Is Trump qualified to be president? Mitch McConnell won't say.

The Senate majority leader said that the presumptive GOP nominee needs to catch up with Hillary Clinton on fundraising.

Alex Brandon/AP
Majority leader Mitch McConnell of Kentucky (2nd from l.), accompanied by, (From l.) Sen. John Barrasso, (R) of Wyoming, Sen. John Thune, (R) of South Dakota, and Senate majority whip John Cornyn of Texas, listen to a question during a news conference on Capitol Hill in Washington, Tuesday, following their policy luncheon.

Is Donald Trump qualified to be president? 

Senate majority leader Mitch McConnell refused to answer that question Sunday in an interview on ABC's "This Week," saying, "I'll leave that to the American people to decide." 

The Republican from Kentucky did, however, suggest that the Republican platform would not reflect some of the presumptive GOP nominee's signature ideas, such as his proposal to restrict Muslim immigration to the United States.

"It's my expectation that the platform will be a traditional Republican platform, not all that different from the one we had four years ago," Senator McConnell said. 

He also voiced an opinion on Mr. Trump's chances against presumed Democratic nominee Hillary Clinton in a general election if the financial gap between the two campaigns continue to widen, saying that Trump can't win the presidency unless he can compete with Mrs. Clinton financially.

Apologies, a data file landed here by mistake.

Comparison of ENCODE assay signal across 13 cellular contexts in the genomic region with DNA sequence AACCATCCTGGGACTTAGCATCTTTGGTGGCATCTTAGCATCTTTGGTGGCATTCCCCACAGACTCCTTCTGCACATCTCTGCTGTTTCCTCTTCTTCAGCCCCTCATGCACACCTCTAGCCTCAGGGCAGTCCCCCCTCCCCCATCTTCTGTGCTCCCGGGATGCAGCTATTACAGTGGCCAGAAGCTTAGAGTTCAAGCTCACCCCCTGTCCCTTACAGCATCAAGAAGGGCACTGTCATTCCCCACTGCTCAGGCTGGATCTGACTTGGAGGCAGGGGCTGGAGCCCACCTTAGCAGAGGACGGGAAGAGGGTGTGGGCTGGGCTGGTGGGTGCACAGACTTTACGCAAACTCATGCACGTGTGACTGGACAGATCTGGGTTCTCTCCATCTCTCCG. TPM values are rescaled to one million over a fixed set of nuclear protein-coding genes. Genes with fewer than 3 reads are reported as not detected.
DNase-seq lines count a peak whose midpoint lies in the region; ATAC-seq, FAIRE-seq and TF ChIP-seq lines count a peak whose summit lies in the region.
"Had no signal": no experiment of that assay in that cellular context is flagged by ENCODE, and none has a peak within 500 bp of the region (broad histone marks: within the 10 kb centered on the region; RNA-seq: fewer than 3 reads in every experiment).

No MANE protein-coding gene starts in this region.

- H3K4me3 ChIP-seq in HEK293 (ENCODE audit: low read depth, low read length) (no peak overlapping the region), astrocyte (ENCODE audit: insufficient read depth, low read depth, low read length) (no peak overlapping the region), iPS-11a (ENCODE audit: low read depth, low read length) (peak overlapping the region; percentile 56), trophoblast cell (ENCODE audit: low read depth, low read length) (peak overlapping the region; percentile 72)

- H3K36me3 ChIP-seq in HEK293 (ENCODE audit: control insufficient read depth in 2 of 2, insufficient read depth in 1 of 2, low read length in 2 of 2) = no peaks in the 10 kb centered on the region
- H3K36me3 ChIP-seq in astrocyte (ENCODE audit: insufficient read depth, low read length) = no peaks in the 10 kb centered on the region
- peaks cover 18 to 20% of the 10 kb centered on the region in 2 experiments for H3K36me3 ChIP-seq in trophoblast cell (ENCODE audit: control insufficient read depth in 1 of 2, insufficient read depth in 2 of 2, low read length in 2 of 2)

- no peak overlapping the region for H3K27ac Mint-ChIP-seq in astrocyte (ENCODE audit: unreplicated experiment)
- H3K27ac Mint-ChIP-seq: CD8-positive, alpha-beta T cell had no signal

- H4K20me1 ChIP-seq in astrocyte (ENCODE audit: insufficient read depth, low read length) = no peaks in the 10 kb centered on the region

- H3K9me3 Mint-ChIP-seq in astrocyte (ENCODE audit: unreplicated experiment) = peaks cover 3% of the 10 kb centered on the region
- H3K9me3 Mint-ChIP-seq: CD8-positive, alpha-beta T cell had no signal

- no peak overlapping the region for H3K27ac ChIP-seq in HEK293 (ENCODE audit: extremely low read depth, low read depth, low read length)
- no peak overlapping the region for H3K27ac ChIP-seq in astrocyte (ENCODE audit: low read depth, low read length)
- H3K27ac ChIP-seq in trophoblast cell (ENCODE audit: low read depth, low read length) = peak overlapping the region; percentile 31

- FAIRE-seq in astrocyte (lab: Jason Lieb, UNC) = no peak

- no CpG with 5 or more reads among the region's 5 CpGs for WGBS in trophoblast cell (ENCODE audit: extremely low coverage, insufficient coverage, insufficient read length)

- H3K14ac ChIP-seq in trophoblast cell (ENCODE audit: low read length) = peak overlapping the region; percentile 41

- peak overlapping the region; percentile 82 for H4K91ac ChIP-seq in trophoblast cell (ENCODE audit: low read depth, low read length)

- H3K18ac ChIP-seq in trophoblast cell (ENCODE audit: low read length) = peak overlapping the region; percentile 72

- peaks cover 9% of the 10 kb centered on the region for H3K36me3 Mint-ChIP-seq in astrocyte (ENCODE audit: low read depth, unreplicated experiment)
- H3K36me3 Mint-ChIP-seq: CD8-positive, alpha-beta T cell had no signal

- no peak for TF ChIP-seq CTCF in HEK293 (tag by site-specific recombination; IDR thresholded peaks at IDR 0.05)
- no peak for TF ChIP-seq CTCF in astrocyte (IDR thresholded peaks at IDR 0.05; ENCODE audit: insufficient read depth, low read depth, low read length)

"He needs to catch up, and catch up fast," McConnell said. 

Differences in funds between the presumptive presidential candidates became starkly apparent last week, when May 2016 Federal Election Commission filings revealed that Trump had raised $3.1 million the month he became the presumptive Republican nominee for president. In contrast, the Clinton campaign raised $27 million.

McConnell isn't the only high-profile Republican to question Trump's qualifications for the presidency in recent weeks. 

Henry Paulson, President George W. Bush’s Treasury secretary, wrote in The Washington Post on Friday that he would back Clinton because "the GOP, in putting Trump at the top of the ticket, is endorsing a brand of populism rooted in ignorance, prejudice, fear and isolationism." 

Earlier last week, Brent Scowcroft, national security advisor to President George H.W. Bush and an advisor to Presidents Gerald Ford, Ronald Reagan, and George W. Bush, also said he was endorsing Clinton. 

On Monday morning, following McConnell's appearance on "This Week," Michigan's Republican Rep. Tom Price said on MSNBC's "Morning Joe" that Trump is "absolutely" qualified for the presidency. 

"This is down to two individuals at this point and the question is, 'Who is better to take this country forward?' " Mr. Price, who is the House Budget Committee chairman, said. "And I think there's no doubt about that at this point." 

This report contains material from the Associated Press. 

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